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Go with the flow – South Island

Image of the January 2018 Wilderness Magazine Cover Read more articles from the
January 2018 Issue

Cool off this summer on a walk where water is the drawcard

Man-made beauty

Blue Lake, St Bathans, Otago

An oasis in the Central Otago desert, Blue Lake is a remarkable man-made feature; the result of gold mining sluicing in 1873.

The lake is like a luminous blue jewel set amid a barren, and fractured backdrop of chalky cliffs and tussock flats.

Various tracks circle the lake and nearby hills, allowing differing views of the lake’s inky depths. Nearby St Bathans sports numerous historic buildings, including the iconic Vulcan Hotel, which, along with the lake, is said to be haunted. Some claim to have experienced ghostly visions of ancient miners ascending from the lake bed.

There is a picnic area at the southern end of the lake and it is also safe to swim here. Just west of the lake is the beautifully set St Bathans Domain Campsite, where you can enjoy the magnificent panoramas, including views into the high and barren St Bathans Range, that Central Otago is renowned for.

Access From St Bathans Loop Road Grade Easy.

– Pat Barrett

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Lower McLean Falls exude a lush beauty in a remote corner of the Catlins Photo: Ray Salisbury/Lighthouse Creative


McLean Falls, Catlins Conservation Park, Southland

Landscape photographers know the Catlins for its abundance of waterfalls. McLean Falls is the most spectacular, where the Tautuku River drops 22m in a series of gorgeous cascades. The lower falls, though bypassed by many, offer the most aesthetically pleasing view along a shadowy canyon lined by lime-green moss. The main viewing platform is five minutes further, up a rock staircase.

A wonderfully graded track leads over a couple of small bridges, past huge tree fuchsia, stands of olearia and podocarp forest. The hard part is the long drive to the bottom of the South Island. This place exudes that feeling of isolation – well off the beaten track, in a remote corner of the Catlins.

Access 3km up Rewcastle Road, off Chaslands Highway, 11.6km south of Papatowai  Grade Easy Time 20 minutes.

– Ray Salisbury

The Southern Alps form a formidable backdrop to Lake Kaniere. Photo: Pat Barrett

Intimate space

Lake Kaniere, West Coast

Lake Kaniere is one of the Coast’s renowned bush-fringed lakes, small enough to be intimate yet large enough to see a dramatic mountain backdrop from parts of the shoreline.

With an expanse of water under trees, hills, and the soaring ridgelines of the Southern Alps, it’s a great place to stroll along the pebbly beaches, or pop up a tent at the lakeside camping ground. There is also a host of activities in the area, including exploring the secluded bays and tiny beaches by canoe or kayak. A lakeside track runs along the western shore from Sunny Bight, and the Water Race Track follows this historic feature alongside the lake outlet. The more strenuous hike up Mt Tuhua (1125m) begins near the campground.

Evening and dawn are the best times to view the lake, likely to be still and brooding, and perhaps catch a shimmering reflection of the mountain fastness to the south in the lake’s impenetrable depths.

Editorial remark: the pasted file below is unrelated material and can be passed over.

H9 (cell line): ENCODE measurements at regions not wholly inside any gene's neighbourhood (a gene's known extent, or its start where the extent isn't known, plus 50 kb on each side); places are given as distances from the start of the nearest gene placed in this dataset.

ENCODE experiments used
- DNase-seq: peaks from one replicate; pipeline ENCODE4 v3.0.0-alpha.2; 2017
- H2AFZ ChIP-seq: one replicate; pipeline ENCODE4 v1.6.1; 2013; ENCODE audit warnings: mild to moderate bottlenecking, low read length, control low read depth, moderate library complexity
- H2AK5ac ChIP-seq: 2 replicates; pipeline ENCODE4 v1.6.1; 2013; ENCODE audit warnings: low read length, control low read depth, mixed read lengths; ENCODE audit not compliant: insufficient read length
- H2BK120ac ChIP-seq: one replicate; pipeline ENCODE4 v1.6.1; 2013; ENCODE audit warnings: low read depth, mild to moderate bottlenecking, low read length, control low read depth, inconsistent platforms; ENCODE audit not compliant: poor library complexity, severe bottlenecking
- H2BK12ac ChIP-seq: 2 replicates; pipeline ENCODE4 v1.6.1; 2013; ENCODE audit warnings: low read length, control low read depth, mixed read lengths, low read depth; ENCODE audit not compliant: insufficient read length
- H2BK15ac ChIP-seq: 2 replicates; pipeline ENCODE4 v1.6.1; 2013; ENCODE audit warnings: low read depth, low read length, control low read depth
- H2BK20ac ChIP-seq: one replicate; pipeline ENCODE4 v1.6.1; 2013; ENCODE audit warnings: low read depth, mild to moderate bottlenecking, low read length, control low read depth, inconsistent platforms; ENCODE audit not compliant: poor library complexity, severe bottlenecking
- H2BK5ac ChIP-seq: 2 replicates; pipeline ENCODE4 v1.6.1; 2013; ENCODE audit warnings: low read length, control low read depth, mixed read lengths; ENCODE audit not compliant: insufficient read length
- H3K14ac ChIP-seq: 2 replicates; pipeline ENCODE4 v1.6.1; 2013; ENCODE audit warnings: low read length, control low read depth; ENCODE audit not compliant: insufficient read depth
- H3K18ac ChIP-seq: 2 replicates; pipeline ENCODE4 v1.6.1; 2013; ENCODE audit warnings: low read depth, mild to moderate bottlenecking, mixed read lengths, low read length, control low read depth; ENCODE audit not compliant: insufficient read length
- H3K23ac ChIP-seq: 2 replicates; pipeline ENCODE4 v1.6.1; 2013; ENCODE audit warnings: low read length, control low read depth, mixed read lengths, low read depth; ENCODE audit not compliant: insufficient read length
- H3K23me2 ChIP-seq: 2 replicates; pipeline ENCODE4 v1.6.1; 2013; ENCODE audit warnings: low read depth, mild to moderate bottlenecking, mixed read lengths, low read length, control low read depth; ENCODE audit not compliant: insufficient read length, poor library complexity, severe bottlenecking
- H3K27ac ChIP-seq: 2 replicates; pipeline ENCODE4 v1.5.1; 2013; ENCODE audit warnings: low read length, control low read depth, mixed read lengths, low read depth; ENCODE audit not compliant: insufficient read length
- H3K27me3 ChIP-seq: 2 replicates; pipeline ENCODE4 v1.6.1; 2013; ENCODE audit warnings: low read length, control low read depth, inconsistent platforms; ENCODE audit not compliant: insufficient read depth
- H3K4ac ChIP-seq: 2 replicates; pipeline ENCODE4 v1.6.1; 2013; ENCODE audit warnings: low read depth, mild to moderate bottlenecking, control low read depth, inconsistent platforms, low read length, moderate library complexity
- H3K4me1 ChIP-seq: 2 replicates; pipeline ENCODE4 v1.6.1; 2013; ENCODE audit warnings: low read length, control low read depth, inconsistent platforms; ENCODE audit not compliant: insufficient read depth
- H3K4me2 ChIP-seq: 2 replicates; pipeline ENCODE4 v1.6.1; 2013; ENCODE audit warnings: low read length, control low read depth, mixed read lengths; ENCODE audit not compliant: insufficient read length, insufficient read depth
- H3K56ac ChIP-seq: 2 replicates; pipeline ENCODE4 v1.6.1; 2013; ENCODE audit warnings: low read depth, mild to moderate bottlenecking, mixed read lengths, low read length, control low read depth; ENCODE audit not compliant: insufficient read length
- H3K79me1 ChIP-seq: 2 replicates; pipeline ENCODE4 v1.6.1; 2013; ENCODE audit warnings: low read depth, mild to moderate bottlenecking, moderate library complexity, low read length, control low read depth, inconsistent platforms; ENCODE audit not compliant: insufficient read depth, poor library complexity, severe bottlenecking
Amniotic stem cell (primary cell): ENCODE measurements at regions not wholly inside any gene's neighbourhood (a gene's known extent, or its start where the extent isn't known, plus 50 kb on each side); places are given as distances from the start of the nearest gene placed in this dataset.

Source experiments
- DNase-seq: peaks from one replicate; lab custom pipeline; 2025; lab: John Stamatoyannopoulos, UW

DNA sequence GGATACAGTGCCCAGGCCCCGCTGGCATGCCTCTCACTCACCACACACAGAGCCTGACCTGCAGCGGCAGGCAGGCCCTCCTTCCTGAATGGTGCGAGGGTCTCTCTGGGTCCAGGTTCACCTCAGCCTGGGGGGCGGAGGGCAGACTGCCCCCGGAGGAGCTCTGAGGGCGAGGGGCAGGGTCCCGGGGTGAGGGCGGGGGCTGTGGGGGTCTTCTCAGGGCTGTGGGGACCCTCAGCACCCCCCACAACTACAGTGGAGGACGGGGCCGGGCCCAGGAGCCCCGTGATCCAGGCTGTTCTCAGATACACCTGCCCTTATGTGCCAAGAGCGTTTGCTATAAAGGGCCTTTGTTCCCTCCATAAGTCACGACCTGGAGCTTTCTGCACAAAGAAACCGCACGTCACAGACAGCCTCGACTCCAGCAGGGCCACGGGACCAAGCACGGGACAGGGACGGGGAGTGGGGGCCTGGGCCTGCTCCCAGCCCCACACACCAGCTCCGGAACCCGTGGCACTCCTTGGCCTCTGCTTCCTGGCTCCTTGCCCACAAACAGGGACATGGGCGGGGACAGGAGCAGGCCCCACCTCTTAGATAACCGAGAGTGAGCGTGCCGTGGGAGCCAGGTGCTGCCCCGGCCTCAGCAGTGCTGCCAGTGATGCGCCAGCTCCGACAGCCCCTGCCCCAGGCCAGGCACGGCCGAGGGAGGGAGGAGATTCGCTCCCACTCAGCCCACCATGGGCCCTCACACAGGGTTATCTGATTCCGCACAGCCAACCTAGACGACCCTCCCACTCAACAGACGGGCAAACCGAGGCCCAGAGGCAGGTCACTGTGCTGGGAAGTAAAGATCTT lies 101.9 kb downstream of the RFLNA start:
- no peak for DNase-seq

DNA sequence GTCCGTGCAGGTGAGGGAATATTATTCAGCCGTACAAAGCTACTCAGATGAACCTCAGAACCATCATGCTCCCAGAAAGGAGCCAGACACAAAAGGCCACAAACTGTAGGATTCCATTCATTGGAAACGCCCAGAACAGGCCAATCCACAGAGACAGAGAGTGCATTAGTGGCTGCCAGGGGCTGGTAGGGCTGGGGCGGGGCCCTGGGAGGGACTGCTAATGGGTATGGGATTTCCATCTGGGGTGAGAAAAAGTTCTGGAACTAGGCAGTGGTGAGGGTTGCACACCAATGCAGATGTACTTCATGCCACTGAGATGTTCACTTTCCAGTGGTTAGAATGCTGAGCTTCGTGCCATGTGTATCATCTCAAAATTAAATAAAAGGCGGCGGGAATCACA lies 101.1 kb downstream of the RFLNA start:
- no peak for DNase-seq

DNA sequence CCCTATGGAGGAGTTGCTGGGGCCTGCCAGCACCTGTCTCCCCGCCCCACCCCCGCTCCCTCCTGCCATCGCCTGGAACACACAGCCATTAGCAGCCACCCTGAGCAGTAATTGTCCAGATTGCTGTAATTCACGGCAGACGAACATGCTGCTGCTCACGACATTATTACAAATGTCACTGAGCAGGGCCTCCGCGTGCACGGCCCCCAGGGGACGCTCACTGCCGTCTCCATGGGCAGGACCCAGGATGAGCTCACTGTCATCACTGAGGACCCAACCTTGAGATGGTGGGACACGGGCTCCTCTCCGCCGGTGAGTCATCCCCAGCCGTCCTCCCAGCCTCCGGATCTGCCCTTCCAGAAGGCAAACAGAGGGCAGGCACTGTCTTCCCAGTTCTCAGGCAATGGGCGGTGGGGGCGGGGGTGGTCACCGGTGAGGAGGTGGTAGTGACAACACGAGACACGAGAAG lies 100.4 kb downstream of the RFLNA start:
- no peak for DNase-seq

All tracks are well marked, signposted and easy to follow.

Access Lake Kaniere Road, Hokitika Grade Easy-moderate.

– PB

A mirror-calm Lake Matheson reflects the Southern Alps. Photo: Ray Salisbury/Lighthouse Creative

Mirrored Mecca

Lake Matheson, Westland/Tai Poutini National Park

Lake Matheson is arguably the most photographed body of water in New Zealand. Even in the frigid pre-dawn murk, you may be shoulder-to-shoulder with a dozen dedicated shutterbugs, vying for space on the viewing platform. Nevertheless, this trekker mecca is a must-see destination for any Kiwi tramper.

Tucked in ancient forest, the dark brown lake has excellent reflecting properties – the result of organic matter leached from the humus of the forest floor. During daybreak, before the wind picks up, you can enjoy mirror views of Mts Cook and Tasman. The best light is just after sunrise or just before sunset, when the Southern Alps are bathed in warm light.

Starting out from the Matheson Café, a suspension bridge crosses the Clearwater River. Kahikatea and rimu tower above a rich profusion of native foliage.

There’s a number of official hotspots dotted around the 2.6km loop track, which encircles the lake. The most popular is the extended wooden viewing platform at Reflection Island.

Access From Fox Glacier, follow Cook Flat Road 5km to Lake Matheson Rd Grade Easy Time 1hr.

– RS

Mangatini Falls are a must-see landmark on Charming Creek Walkway. Photo: Ray Salisbury/Lighthouse Creative

Charming cascade 

Charming Creek Walkway, West Coast

With luxuriant rainforest, mining and forestry relics and historic tramline tunnels, the Charming Creek Walkway combines history with outstanding natural features.

While the full length of Charming Creek Walkway takes over three hours, and requires a car shuttle, the return trip to Mangatini Falls is a must-do. Beginning near the Solid Energy coal-handling facility, this historic tramway follows the Ngakawau River, as it heads inland through luxuriant forest.

There is a clearing 10 minutes in, where bins and boilers are rusting relics of the coal and timber industry during the early 1900s. Entering the lower section of gorge, the track narrows and remnants of the railway can be seen – including a handful of short tunnels which the track passes through.

An impressive suspension bridge spans the Ngakawau River. From this swingbridge, the 25m Mangatini Falls can be seen.